For our third installment of this month's Reader's Den, let's take a look at what Rudy Rucker's Software has to say about humans, technology, and what it means to exist.
In several places in the text, the author explores the idea of software being analogous to the soul. When Sta-Hi meets an attractive robot-remote stewardess on his way to the moon, she gives him a crash course in this new, technological metaphysics:
"You wanted to know who I am. I gave you one answer. A robot-remote. A servo-unit operated by a program stored in a bopper spaceship. But... I'm still Misty-girl, too. The soul is the software, you know. The soft ware is what counts, the habits and the memories. The brain and the body are just meat, seeds for the organ-tanks."
Adding further complexity to the issue of whether a robot can be considered alive is the issue of free will. While Misty-girl appears to act under her own agency, she is nevertheless tied to BEX, the big bopper where her brain tapes are stored.
In another, later scene in the novel, Cobb (whose consciousness has since been implanted in a robotic body) attempts to justify the death of Sta-Hi's father:
"A person is just hardware plus software plus existence. Me existing in flesh is the same as me existing on chips. But that's not all. Potential existence is as good as actual existence. That's why death is impossible. Your software exists permanently and indestructibly as a certain possibility, a certain mathematical set of relations. Your father is now an abstract, non-physical possibility. But nevertheless he exists!"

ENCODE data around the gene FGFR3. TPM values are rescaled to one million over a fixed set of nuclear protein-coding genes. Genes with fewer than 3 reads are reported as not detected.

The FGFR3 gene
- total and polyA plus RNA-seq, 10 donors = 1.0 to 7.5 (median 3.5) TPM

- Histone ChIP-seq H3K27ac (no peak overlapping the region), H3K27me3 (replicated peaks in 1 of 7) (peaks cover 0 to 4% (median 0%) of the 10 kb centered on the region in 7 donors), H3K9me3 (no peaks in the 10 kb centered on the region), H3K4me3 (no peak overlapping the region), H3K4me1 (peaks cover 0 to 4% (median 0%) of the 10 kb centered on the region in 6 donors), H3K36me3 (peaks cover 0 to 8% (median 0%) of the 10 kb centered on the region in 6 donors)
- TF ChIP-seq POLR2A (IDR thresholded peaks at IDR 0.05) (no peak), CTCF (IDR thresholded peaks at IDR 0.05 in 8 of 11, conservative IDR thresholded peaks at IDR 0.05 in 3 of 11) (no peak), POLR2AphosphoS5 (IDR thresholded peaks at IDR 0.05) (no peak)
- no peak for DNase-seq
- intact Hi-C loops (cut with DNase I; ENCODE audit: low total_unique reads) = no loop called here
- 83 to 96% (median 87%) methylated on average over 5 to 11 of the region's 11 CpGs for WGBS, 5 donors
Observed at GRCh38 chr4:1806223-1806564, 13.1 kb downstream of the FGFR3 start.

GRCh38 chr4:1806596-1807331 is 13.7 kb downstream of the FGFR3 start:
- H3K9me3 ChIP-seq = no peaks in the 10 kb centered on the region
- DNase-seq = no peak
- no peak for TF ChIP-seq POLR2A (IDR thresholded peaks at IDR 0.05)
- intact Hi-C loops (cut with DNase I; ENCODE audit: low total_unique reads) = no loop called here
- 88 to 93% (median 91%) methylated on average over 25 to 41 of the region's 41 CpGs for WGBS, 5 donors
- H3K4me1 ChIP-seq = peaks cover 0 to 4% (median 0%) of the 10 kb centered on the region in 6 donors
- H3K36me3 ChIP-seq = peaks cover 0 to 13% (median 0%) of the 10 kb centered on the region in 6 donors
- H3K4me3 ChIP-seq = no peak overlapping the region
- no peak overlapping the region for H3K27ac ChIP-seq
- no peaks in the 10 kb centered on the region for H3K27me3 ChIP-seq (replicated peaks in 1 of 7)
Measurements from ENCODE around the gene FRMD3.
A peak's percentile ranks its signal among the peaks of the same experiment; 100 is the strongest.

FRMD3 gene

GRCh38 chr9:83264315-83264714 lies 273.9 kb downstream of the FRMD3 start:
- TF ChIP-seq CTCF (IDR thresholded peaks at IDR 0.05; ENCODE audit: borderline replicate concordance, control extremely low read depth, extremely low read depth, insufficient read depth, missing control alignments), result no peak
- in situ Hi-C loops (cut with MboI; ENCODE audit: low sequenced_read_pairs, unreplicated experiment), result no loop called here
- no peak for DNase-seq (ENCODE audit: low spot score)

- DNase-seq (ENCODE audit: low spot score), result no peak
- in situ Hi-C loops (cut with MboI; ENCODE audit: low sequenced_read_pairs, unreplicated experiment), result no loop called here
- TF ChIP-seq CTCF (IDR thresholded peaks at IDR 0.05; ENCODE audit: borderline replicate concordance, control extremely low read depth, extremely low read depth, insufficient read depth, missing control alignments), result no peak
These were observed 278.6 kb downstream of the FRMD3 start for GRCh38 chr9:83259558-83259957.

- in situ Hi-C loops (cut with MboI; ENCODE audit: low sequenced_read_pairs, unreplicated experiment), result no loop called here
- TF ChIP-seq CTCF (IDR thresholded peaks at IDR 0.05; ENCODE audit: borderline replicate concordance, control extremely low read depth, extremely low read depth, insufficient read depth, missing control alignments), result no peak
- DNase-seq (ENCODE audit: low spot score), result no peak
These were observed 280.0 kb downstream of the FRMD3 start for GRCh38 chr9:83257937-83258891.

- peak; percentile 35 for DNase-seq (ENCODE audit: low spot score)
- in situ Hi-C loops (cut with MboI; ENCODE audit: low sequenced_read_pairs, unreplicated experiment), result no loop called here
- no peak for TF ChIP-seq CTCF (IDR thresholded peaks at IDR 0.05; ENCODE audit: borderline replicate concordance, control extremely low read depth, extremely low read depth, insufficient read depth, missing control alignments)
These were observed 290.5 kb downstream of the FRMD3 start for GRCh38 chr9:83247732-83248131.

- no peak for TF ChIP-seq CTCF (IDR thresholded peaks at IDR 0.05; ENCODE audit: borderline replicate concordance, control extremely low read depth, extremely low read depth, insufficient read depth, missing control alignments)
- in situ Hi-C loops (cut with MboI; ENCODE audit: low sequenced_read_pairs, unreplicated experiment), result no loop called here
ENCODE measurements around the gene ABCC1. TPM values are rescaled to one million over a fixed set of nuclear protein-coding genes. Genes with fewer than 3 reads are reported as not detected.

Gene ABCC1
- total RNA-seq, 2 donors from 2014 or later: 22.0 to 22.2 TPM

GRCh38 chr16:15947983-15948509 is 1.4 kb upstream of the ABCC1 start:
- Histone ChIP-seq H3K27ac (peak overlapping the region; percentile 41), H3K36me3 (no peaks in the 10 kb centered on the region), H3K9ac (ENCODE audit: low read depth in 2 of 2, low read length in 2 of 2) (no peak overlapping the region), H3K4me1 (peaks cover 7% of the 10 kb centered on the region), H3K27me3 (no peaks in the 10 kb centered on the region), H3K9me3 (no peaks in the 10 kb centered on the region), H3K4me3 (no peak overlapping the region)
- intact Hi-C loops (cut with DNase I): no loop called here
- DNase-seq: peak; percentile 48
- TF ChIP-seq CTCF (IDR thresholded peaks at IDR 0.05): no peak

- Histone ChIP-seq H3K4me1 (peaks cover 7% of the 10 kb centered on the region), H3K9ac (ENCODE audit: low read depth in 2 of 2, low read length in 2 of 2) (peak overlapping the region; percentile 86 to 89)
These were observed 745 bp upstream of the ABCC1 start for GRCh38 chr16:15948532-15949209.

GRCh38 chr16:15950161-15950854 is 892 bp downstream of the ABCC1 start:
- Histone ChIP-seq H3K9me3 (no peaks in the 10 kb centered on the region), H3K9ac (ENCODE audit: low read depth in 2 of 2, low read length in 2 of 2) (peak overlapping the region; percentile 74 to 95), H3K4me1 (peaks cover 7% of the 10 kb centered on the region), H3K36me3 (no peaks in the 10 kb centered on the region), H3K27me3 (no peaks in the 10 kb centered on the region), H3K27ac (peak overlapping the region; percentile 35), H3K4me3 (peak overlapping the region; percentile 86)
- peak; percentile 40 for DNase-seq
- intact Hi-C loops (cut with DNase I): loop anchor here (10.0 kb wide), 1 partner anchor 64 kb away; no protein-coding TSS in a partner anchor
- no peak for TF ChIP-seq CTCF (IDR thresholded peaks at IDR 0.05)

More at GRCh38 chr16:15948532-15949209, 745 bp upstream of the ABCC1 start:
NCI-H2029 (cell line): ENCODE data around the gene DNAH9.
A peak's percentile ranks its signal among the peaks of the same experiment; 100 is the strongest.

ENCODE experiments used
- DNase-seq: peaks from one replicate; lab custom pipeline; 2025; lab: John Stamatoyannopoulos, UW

It seems that Cobb's new self has come to believe in a kind of immortality, made possible through science and technology, to the point where death is merely an abstraction that can be explained away.
Finally, in one of the most poetic and striking passages in Software, Cobb "reawakens" in his new robot body to a fragmented data stream of memories from his past life:
This sort of problem, however, was only a small part of Cobb’s confusion, only the tip of the iceberg, the edge of the wedge, the snout of the camel, the first crocus of spring, the last rose of summer, the ant and the grasshopper, the little engine that could, the third sailor in the whorehouse, the Cthulhu Mythos, the neural net, two scoops of green ice-cream, a broken pane of glass, Borges’s essay on time, the year 1982, the state of Florida, Turing’s imitation game, a stuffed platypus, the smell of Annie Cushing’s body, an age-spot shaped like Australia, the cool moistness of an evening in March, the Bell inequality, the taste of candied violets, a chest-pain like a steel cylinder, Aquinas’s definition of God, the smell of black ink, two lovers seen out a window, the clack of typing, the white moons on fingernails, the world as construct, rotten fish bait on a wooden dock, the fear of the self that fears, aloneness, maybe, yes and no...
While the idea of human consciousness existing within a synthetic body might seem abhorrent or even impossible to some, the above paragraph provides a whimsical conjecture of what such an existence might be.
- Would you agree that a person is simply "hardware plus sofware plus existence" or is there something more?
- Do you think immortality will ever be possible through science?
- What are some of your favorite passages from the book?
This online book discussion is part of Sci-Fi Summer Reading 2011. Find more science fiction-themed programming at bit.ly/scifisummer.